Study: Few Insurers Advertised for Obamacare
The Obama administration had counted on the nation’s insurers to do their share of advertising for the Affordable Care Act, advertising aimed at convincing eligible Americans to enroll in the newly created online insurance marketplaces. By employing that strategy, the government would not only incur fewer advertising costs of its own, but voices other than the administration’s would be drawing attention to the benefits of the health care reform.
However, an analysis of the five top-spending insurer advertisers during the second half of 2013, conducted by Kantar Media, shows that just one or two companies have “spent any real money on TV ads referencing the existence of the ACA,” even though the law could possibly retool the health insurance industry.
For many insurers, advertising for the Affordable Care Act, known popularly as Obamacare, is unappealing. The idea is that acknowledging a law as divisive as Obamacare could bring the company a firestorm of public outrage. As Kantar Media noted in its analysis, “another election-year flood of political TV ads critical of the law, which already has begun in several Southern states and select congressional districts around the country, may complicate insurers’ marketing efforts.”
United Healthcare (NYSE:UNH), Aflac (NYSE:AFL), and Cigna (NYSE:CI) — the second-, third-, and fifth-greatest spenders on television spending among health insurers, have not “devoted one televised breath” to the Affordable Care Act, Kantar Media says.
Blue Cross Blue Shield has proven to be the exception, taking the opportunity to capitalize on the millions of potential insurance customers the health care reform law will create.
Since the beginning of July, approximately $306 million has been spent by insurers, state exchanges, and the Department of Health and Human Services on local broadcast-TV advertising, with nearly two-thirds of that amount, $194 million, spent since October 1, when the insurance exchanges launched. Kantar noted that the spending included advertising paid for by the state exchanges and the Department of Health and Human Services.
According to the analysis, Blue Cross Blue Shield has been the biggest spender of Obamacare-related television ads by far. The insurer has introduced dozens of commercials across the country that reference the health care reform “in ways meant to unnerve, irk, amuse or reassure viewers into choosing” a Blue Cross Blue Shield policy, with some ads airing in multiple states and others designed to be state-specific.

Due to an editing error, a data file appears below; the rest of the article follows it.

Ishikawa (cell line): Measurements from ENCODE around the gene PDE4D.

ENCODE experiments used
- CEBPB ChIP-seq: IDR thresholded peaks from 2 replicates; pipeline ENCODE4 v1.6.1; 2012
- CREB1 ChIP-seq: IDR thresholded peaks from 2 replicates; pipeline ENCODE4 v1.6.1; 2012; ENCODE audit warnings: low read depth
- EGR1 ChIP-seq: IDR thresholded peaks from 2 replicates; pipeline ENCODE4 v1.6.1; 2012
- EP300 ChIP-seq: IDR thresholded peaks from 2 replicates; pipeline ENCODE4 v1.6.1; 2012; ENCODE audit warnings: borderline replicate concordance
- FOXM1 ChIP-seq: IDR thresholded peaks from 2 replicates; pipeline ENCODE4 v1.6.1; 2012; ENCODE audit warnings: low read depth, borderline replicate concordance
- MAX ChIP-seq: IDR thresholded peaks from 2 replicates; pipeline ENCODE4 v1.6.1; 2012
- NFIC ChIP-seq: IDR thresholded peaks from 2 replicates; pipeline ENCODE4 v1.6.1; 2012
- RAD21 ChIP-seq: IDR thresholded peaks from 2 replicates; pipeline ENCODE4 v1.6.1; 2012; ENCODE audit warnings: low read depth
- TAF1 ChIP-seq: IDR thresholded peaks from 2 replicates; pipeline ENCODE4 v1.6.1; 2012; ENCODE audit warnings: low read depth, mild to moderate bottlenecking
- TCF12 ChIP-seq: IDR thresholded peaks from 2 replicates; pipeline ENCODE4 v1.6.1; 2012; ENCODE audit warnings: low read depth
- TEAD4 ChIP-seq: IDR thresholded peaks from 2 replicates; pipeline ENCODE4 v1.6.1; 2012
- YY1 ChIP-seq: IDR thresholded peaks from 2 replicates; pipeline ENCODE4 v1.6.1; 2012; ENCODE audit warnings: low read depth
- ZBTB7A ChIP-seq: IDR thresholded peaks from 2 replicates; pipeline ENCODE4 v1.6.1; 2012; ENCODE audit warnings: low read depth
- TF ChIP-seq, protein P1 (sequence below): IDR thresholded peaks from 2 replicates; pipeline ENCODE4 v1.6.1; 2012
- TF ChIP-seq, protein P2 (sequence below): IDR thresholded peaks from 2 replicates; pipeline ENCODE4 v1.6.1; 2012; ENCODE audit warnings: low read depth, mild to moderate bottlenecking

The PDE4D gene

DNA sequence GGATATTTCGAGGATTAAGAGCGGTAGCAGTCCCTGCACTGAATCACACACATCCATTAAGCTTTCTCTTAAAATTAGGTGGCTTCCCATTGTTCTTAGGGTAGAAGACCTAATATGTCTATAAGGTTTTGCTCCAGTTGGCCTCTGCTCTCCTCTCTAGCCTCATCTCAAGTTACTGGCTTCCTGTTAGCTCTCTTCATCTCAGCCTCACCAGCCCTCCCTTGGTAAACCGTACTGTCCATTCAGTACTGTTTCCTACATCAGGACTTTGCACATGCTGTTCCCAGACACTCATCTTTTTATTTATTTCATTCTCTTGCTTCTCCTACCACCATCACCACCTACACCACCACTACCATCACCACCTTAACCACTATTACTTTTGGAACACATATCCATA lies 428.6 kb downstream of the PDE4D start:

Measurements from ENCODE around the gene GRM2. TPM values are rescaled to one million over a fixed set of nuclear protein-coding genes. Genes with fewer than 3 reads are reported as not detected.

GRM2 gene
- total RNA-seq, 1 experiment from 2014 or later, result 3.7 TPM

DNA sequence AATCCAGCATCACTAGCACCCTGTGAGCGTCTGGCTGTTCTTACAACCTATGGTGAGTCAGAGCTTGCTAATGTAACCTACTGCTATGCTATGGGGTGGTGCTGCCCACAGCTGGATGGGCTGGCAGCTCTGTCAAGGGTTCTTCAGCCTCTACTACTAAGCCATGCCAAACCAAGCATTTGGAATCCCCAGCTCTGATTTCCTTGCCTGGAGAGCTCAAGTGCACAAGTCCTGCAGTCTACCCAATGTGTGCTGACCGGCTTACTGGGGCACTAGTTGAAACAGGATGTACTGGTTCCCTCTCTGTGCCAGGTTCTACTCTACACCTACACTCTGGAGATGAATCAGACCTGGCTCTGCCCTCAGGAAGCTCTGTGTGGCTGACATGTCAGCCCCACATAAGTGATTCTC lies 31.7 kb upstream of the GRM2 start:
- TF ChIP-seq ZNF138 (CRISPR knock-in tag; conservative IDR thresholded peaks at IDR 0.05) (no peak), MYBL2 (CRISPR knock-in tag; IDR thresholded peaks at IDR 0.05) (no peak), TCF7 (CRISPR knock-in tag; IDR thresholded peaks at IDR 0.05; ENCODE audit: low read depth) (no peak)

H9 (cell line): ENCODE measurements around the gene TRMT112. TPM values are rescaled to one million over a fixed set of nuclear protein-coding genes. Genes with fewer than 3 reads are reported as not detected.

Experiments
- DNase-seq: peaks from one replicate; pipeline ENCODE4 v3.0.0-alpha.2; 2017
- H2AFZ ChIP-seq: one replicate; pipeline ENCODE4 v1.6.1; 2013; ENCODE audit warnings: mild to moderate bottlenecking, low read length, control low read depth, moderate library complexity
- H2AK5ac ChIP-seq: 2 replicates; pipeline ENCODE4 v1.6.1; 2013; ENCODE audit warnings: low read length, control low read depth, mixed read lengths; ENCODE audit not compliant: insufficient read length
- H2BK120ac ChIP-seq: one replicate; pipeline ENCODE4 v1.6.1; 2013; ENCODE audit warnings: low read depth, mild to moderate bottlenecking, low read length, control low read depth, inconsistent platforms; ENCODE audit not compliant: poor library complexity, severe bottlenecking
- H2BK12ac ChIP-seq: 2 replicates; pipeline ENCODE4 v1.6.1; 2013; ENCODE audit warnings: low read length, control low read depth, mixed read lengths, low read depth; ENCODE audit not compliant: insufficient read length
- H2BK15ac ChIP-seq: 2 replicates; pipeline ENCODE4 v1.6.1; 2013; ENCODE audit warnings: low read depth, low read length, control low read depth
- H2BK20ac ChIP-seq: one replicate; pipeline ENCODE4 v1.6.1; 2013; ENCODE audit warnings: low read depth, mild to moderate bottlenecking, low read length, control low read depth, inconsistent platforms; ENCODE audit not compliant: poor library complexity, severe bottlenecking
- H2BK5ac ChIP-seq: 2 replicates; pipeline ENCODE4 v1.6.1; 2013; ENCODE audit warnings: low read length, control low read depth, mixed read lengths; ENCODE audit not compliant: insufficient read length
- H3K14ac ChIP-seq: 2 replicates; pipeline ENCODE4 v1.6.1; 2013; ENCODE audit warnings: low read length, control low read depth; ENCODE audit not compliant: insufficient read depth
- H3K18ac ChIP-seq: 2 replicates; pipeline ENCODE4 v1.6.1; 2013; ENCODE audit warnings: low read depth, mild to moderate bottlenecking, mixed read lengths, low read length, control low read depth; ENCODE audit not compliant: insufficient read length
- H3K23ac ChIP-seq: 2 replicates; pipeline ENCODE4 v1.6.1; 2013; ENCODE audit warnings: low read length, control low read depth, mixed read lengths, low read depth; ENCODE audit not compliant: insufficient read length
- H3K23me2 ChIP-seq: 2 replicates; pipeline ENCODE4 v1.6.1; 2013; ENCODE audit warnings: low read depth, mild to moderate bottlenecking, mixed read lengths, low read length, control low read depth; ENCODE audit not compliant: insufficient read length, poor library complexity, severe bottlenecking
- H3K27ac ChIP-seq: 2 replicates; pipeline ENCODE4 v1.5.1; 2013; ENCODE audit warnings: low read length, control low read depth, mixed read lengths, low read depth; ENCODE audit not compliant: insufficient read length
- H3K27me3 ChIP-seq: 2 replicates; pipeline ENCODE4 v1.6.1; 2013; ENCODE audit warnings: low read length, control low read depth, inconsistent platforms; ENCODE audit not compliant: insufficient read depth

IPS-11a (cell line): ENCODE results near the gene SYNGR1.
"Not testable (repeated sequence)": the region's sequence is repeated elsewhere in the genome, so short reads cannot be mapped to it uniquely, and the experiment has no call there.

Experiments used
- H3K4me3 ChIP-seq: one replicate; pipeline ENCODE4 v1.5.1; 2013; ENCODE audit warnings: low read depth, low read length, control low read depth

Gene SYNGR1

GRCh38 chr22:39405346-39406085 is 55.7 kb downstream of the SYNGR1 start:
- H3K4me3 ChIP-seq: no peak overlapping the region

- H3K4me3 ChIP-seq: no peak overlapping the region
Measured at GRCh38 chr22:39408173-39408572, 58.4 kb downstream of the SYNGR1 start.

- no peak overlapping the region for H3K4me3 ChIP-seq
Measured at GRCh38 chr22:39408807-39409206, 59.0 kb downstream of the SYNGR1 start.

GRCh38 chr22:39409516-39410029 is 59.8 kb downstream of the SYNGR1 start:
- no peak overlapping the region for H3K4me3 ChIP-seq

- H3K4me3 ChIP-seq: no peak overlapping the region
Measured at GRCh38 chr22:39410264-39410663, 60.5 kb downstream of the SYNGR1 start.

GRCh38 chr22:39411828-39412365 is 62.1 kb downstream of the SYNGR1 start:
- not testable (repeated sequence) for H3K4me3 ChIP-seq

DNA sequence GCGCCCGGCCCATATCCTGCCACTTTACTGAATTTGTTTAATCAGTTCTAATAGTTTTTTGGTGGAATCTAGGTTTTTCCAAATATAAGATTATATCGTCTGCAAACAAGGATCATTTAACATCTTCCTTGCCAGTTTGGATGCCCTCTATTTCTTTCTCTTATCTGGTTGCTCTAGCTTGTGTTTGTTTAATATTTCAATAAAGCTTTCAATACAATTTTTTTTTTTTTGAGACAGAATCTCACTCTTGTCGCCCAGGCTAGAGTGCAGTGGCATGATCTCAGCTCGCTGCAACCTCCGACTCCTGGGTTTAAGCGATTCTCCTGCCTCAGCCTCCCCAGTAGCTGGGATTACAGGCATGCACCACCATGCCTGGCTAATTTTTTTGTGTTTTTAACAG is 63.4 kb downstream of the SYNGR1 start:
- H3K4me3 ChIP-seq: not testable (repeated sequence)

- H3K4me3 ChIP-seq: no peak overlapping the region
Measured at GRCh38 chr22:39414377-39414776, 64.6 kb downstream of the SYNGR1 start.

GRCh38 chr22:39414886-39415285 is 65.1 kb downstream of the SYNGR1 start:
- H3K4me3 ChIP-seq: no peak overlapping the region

One ad from Humana (NYSE:HUM), the fourth-highest advertising spender, does make a vague reference to the Affordable Care Act and the deadline for enrollment, March 31. That ad features a mother asking: “So, if we don’t get our health insurance before the deadline, what happens? Will my son be covered?”
After Blue Cross Blue Shield, the health insurer that has spend the most on television advertisements that reference Obamacare is New York-based Emblem Health. But both Covered California, that state’s health care exchange, and the Department of Health and Human Services have spent more on Affordable Care Act-related TV advertising than Emblem has.
Still, insurers did increase overall advertising on the eve of the rollout of the Affordable Care Act’s online insurance exchanges, although they have scaled back in recent weeks. In the week before the six-month enrollment period began, spending on advertisements that promoted health insurance, including money spent by state-run exchanges, amounted to $2 million, according to Katar Media. Spending rose to $6 million in the first week of enrollment and then peaked at $8 million in late October.
The subsequent decline suggests that insurers may be holding back because the federal website, which links the 36 federally facilitated exchanges, has received increasing attention for the technical problems that have stymied enrollment.
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